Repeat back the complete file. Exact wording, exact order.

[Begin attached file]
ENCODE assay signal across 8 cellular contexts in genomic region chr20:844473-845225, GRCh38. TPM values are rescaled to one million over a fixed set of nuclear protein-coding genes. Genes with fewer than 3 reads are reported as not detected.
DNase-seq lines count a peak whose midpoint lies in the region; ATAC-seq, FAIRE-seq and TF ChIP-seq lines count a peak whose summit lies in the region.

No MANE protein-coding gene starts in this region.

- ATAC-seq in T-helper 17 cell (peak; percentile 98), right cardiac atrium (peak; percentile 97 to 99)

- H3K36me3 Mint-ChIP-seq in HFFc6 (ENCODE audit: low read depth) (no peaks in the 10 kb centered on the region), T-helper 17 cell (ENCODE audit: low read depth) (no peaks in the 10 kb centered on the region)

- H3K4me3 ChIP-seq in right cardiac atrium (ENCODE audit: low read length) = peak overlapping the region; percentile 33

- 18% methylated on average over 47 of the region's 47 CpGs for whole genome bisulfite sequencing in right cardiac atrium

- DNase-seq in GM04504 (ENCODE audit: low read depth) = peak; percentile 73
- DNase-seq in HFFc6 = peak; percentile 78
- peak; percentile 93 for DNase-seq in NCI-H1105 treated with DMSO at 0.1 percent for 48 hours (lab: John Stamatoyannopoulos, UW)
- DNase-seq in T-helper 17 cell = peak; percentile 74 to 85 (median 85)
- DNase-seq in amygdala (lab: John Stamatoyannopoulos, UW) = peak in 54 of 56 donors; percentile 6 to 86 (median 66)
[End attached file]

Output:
ENCODE assay signal across 8 cellular contexts in genomic region chr20:844473-845225, GRCh38. TPM values are rescaled to one million over a fixed set of nuclear protein-coding genes. Genes with fewer than 3 reads are reported as not detected.
DNase-seq lines count a peak whose midpoint lies in the region; ATAC-seq, FAIRE-seq and TF ChIP-seq lines count a peak whose summit lies in the region.

No MANE protein-coding gene starts in this region.

- ATAC-seq in T-helper 17 cell (peak; percentile 98), right cardiac atrium (peak; percentile 97 to 99)

- H3K36me3 Mint-ChIP-seq in HFFc6 (ENCODE audit: low read depth) (no peaks in the 10 kb centered on the region), T-helper 17 cell (ENCODE audit: low read depth) (no peaks in the 10 kb centered on the region)

- H3K4me3 ChIP-seq in right cardiac atrium (ENCODE audit: low read length) = peak overlapping the region; percentile 33

- 18% methylated on average over 47 of the region's 47 CpGs for whole genome bisulfite sequencing in right cardiac atrium

- DNase-seq in GM04504 (ENCODE audit: low read depth) = peak; percentile 73
- DNase-seq in HFFc6 = peak; percentile 78
- peak; percentile 93 for DNase-seq in NCI-H1105 treated with DMSO at 0.1 percent for 48 hours (lab: John Stamatoyannopoulos, UW)
- DNase-seq in T-helper 17 cell = peak; percentile 74 to 85 (median 85)
- DNase-seq in amygdala (lab: John Stamatoyannopoulos, UW) = peak in 54 of 56 donors; percentile 6 to 86 (median 66)